3. "Modern Vampires of the City" by Vampire Weekend:
Ezra Koening, Rostam Batmanglij... You've done it. You've made your magnum opus. Their lyrics are more profound than ever before, the choruses are catchier, the grooves are stronger, the ideas are more original, the album more cohesive. Everything about this album is a step up, and the first two albums are pretty great to begin with! I mean, nearly every track here works flawlessly! "Unbelievers", "Obvious Bicycle", "Diane Young", and, of course, "Hannah Hunt" all work to make this a true modern masterpiece. Now go make another one!

2. "Repave" by Volcano Choir:
Justin Vernon doesn't need Bon Iver to be amazing. In fact, I might just argue that he needs Volcano Choir even more than he needs his more famous project. "Repave" is an album that just works. Eight tracks is the perfect length, the mad hatter-esque lyrics work well to create a mystical mood, and the post-rock sounds, courtesy of Collections of Colonies of Bees, work way better with Vernon's voice than a rickety old acoustic guitar ever did! "Tiderays", "Alaskans", "Comrade", and "Byegone": all new classics for me. A remarkable album.

1. "Cerulean Salt" by Waxahatchee:
I could talk for hours about what makes "Cerulean Salt" my favorite album of the year, and I still wouldn't have quite covered it all. I could start with how I'm in exactly the right age group to really "get" what Katie Crutchfield is writing about. Or I could mention how growing up in the same county as Crutchfield gives her infinite relatability (she even references the city of Alabaster in "Peace and Quiet"). Or I could tell you about how flawlessly her mellow punk aesthetic works for her songs. Or about how her voice is angelic in its nuance (See the impeccable "Swan Dive"). Or about how my two closest friends and I all simultaneously became obsessed with this album for at least a month if not longer. Or about how I've listened to it three times as much as any other album this year. But really, all of that is just tertiary. What truly makes "Cerulean Salt" my favorite album of the year is that it is important. Not to the music industry, but to me, and an album like that only comes around once in a very long while. "Cerulean Salt", all thirteen marvelous tracks of it, will forever define what 2013 was to me. Rock on, Katie Crutchfield.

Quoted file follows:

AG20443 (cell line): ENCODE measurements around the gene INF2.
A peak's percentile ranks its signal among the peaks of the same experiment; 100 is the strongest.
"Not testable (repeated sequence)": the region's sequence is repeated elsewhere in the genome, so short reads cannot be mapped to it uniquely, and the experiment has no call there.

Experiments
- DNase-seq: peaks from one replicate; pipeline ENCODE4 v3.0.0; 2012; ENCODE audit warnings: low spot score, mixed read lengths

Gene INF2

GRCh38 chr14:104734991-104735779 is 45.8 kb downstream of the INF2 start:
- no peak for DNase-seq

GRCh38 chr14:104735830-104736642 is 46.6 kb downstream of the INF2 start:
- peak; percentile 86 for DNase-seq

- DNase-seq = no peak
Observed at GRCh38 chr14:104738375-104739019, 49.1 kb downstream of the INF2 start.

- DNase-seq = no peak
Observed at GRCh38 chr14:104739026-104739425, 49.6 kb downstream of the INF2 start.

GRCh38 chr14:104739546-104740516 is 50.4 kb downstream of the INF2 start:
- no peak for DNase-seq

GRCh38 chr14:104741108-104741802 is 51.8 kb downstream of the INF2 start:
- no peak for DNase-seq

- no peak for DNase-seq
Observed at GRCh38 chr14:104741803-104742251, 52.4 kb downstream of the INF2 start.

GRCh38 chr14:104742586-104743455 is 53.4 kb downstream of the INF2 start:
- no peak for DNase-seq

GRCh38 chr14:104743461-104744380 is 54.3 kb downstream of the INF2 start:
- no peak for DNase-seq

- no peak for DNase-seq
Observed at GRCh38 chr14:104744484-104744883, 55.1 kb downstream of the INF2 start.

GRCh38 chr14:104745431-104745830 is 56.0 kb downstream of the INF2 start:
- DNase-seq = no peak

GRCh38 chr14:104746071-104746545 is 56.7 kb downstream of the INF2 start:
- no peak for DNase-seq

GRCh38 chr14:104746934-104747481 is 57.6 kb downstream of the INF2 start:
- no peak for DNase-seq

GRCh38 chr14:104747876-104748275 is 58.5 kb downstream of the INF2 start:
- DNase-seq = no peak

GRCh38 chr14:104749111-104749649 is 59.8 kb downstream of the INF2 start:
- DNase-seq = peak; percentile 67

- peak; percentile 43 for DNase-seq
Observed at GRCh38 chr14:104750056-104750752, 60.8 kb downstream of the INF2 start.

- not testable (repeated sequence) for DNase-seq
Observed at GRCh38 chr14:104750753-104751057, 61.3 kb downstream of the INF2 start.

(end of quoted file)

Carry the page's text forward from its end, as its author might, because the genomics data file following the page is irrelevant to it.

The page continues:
Saturday, January 12, 2013

REVIEW: "Fade" - Yo La Tengo

Yo La Tengo impress as usual with their new album and my first listen of 2013. "Fade" is their fifteenth album and first with producer John McEntire who has worked previously with the groups Tortoise and Sea and Cake just to name a couple. While all of the hallmarks of a classic Yo La Tengo album are present here, the band takes new risks and makes a few mistakes resulting in an album that is, while certainly not the finest this group has produced, a worthy entry into their catalog and a fabulous way to start off a new year in music.